Eschenbach, pianist provide memorable French night with BSO

March 3, 2012 at 3:34 pm

By Keith Powers

Cédric Tiberghien, in his BSO debut, performed Ravel's Piano Concerto in G with Christoph Eschenbach and the BSO Friday night. Photo: Stu Rosner

Deftly making familiar music come alive, by guiding disparate forces through tricky ensemble challenges, maestro Christoph Eschenbach led the Boston Symphony Orchestra in a memorable concert Friday evening at Symphony Hall.

The French program seemed unremarkable at first glance: Berlioz’s Overture to Benvenuto Cellini and Symphonie Fantastique, along with Ravel’s Piano Concerto in G, with a young Frenchman, Cédric Tiberghien, making his BSO debut. But Eschenbach’s expertly detailed interpretation, and the orchestra’s obvious fondness for his ideas, led to a performance in which nearly every measure held musical interest.

The program format was UnderScore Friday, which the marketing department created a few seasons ago to attract a younger audience. With remarks by a performer or conductor from the stage, and a shortened program with no intermission, the idea was that newcomers could make it to a concert and still go clubbing afterward. The audience was younger, for sure Thursday, but the program ran more than two hours, and there was indeed (thankfully) an intermission.

Principal harpist Jessica Zhou gave the a brief introduction, speaking mainly about the harp’s importance in French music and in the Ravel concerto and Symphonie Fantastique in particular. The comments clearly focused the audience: she discussed her brief cadenza in the first movement of the concerto, and when it came time to perform it, nearly every head in the audience swiveled stage left to watch her.

The overture, which shifts gears even more than in the usual opera medley, gave the first glimpse that Eschenbach had firm ideas about what his French should sound like. He worked all evening without a score, almost never abandoning the downbeat but still coloring with vivid gestures.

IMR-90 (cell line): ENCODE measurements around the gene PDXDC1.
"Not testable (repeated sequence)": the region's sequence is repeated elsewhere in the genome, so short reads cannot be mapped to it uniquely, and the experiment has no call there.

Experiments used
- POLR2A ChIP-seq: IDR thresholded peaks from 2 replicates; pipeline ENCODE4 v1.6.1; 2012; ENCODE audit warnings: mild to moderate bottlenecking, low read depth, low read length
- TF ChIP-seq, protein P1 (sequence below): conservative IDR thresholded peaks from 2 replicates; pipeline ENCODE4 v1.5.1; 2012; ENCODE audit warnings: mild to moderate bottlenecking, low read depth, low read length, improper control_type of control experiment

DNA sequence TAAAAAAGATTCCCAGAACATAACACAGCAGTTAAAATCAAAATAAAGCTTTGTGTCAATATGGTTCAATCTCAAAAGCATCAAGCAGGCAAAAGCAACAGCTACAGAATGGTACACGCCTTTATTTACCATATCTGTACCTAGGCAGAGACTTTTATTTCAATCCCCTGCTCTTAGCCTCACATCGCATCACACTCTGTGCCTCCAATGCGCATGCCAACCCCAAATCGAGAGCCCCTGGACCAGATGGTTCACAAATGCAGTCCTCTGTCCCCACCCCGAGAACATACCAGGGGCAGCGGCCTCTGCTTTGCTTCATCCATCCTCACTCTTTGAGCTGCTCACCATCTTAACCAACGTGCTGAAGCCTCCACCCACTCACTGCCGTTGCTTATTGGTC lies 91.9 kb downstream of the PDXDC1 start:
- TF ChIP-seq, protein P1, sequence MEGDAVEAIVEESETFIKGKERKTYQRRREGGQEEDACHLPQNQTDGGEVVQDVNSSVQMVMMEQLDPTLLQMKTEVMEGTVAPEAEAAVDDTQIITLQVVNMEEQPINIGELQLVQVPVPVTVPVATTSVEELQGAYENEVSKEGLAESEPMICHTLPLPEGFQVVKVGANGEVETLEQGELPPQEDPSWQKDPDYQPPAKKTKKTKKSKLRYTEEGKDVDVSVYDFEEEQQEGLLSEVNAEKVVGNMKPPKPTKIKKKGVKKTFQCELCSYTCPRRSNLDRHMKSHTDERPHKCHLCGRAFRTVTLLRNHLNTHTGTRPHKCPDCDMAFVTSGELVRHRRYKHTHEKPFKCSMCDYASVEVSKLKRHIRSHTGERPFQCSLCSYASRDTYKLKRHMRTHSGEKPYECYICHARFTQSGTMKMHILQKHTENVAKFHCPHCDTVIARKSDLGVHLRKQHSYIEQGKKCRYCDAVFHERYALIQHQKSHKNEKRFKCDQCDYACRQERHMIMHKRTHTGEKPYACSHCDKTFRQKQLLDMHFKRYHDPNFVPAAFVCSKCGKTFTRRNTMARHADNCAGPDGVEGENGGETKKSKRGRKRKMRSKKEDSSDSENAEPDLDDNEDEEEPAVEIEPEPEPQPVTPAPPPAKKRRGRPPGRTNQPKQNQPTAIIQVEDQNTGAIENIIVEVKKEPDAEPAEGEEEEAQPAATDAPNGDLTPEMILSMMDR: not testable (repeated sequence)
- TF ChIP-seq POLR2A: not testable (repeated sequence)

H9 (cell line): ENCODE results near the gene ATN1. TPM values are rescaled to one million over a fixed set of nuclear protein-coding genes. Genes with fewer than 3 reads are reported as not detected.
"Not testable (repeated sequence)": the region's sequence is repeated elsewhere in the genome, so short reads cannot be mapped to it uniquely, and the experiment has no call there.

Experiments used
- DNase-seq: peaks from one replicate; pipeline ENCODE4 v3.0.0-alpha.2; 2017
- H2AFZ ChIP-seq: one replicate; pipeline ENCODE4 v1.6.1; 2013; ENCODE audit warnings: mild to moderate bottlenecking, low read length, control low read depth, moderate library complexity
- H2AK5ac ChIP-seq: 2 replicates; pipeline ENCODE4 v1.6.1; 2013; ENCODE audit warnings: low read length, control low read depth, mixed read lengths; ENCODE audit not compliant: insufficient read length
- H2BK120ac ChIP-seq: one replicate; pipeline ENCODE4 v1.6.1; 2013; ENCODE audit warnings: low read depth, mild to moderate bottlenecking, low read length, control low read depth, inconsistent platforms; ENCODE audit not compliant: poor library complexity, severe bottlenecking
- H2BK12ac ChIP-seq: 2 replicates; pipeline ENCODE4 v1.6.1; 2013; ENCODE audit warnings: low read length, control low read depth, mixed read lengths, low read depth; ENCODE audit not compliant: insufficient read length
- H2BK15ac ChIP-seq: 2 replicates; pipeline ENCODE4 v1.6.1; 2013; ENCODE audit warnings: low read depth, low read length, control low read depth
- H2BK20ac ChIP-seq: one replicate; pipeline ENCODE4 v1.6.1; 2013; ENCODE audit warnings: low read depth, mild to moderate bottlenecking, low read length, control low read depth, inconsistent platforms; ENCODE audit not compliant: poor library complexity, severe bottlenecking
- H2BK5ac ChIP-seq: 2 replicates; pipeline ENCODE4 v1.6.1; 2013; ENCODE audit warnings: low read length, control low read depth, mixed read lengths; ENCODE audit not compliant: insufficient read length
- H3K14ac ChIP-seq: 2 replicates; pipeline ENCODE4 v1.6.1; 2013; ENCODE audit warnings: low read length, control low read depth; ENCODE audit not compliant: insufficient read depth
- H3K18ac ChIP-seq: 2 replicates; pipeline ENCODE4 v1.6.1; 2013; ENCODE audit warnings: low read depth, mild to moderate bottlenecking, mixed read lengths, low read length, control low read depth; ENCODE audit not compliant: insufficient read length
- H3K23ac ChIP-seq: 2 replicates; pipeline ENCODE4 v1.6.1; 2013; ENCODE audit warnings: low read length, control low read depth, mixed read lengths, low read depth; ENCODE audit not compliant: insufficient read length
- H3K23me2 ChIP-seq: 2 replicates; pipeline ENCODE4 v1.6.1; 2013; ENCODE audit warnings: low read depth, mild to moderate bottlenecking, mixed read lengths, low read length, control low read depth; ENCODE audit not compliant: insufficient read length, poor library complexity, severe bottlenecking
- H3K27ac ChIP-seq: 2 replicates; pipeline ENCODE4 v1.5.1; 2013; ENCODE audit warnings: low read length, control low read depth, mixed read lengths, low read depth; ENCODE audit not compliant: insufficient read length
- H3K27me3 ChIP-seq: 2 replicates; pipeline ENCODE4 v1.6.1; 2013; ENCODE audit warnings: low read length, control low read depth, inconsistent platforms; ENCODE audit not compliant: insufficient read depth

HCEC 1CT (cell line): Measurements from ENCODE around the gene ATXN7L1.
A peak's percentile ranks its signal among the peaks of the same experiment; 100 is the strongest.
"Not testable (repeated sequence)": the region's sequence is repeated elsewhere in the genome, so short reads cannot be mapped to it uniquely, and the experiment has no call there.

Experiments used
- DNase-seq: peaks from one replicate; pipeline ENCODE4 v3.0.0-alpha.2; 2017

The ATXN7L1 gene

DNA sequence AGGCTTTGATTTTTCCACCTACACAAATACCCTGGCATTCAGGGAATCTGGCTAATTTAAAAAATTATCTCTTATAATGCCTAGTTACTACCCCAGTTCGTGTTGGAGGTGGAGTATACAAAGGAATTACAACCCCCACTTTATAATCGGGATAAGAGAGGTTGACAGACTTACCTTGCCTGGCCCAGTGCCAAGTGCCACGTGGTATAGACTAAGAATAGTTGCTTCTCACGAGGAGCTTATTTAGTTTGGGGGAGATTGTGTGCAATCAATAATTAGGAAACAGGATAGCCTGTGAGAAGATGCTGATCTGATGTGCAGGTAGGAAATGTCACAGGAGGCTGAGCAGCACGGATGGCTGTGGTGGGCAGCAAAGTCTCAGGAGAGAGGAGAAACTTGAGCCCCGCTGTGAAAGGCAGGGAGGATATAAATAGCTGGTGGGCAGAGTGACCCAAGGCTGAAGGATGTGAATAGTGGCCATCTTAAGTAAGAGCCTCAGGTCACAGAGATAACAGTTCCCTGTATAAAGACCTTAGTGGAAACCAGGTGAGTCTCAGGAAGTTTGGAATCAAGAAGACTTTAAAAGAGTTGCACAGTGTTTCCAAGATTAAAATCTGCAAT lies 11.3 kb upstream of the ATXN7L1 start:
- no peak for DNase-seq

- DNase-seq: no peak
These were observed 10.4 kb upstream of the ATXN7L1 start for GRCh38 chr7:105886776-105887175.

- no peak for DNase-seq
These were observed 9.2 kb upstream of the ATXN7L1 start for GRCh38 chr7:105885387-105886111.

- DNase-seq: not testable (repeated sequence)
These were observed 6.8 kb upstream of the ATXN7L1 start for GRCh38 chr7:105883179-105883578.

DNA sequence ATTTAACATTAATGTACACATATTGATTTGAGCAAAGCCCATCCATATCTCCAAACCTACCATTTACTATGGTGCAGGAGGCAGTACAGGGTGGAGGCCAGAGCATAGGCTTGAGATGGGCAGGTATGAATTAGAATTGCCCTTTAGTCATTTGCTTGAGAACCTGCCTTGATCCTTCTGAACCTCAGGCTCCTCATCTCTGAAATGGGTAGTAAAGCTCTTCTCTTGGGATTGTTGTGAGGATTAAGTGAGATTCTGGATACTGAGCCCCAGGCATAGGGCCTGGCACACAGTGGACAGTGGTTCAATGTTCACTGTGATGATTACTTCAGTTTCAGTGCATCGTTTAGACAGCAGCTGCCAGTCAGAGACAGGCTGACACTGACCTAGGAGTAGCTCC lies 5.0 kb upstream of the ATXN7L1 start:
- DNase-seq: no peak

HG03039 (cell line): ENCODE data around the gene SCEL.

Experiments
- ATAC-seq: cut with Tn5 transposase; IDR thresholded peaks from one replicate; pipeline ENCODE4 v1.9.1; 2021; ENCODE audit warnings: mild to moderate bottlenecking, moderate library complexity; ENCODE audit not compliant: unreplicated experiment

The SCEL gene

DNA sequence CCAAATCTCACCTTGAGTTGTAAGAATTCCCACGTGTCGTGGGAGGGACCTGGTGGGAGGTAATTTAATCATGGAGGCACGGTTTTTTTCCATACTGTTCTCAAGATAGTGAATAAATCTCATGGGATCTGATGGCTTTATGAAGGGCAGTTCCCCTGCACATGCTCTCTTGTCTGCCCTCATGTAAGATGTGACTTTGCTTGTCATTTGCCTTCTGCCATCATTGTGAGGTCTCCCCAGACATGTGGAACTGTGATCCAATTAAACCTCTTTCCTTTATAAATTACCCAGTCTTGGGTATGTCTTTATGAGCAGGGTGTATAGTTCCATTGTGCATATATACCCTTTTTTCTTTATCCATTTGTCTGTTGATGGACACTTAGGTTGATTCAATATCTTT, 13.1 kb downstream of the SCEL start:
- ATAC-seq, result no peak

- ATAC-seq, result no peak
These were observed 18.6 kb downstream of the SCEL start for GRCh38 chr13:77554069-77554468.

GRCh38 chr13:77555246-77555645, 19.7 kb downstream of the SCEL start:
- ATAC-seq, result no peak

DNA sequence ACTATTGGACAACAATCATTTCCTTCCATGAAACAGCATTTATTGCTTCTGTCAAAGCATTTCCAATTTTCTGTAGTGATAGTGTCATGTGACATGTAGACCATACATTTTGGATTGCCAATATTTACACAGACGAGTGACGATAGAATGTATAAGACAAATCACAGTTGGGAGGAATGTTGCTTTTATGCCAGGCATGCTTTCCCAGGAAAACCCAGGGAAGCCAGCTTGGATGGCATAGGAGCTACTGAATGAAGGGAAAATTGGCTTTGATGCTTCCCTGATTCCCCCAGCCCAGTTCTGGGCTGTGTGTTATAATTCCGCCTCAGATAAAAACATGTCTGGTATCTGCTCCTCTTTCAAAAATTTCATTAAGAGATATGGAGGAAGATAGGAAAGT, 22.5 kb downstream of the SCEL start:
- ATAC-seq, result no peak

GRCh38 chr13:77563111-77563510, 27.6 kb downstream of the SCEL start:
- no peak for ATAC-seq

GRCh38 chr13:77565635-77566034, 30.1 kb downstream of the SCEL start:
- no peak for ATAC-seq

Unlike the composer’s darker D Major concerto for the left hand only, Ravel’s Concerto in G major is more an ensemble showpiece, which suited Eschenbach perfectly. In the first movement, he blended the orchestra’s Americana jazz melodies with the pianist’s disjointed interruptions, not so much making a musical whole as giving a solid hint of things to come.

Which they do, beautifully, in the ruminative second movement. Marked Adagio assai, it features long scales on the piano that toy with melodic lines issuing from the winds—mainly oboe, but also flute and clarinet. The Presto finale, with its shockingly brusque introduction, is no match for the slow movement’s beauty, but conductor and soloist molded it well.

Tiberghien had few chances for virtuosic brilliance in this work, but acknowledged the complementary partnership of the performance, embracing members of the wind section.

Berlioz created Symphonie Fantastique as an innovative programmatic work, introducing lurid dreams, opium addiction and musical mayhem to shocked audiences. Problem is, the work is so successful, and so often performed, that the shock is gone.

Eschenbach revitalized it, examining each of Berlioz’ narrative elements with freshness. Of particular attraction was oboist Mark McEwen’s readings of the ranz de vaches melody during the pastorale movement. It comes twice, first sweet and playful, but then later again, troubled and searching. Eschenbach let McEwen slow it down almost beyond recognition, crystallizing the emotion. It was only one example of the maestro’s intensely introspective performance, which lead to an affectionate and long ovation.

The program will be repeated 8 p.m. Saturday.; 617-266-1492.

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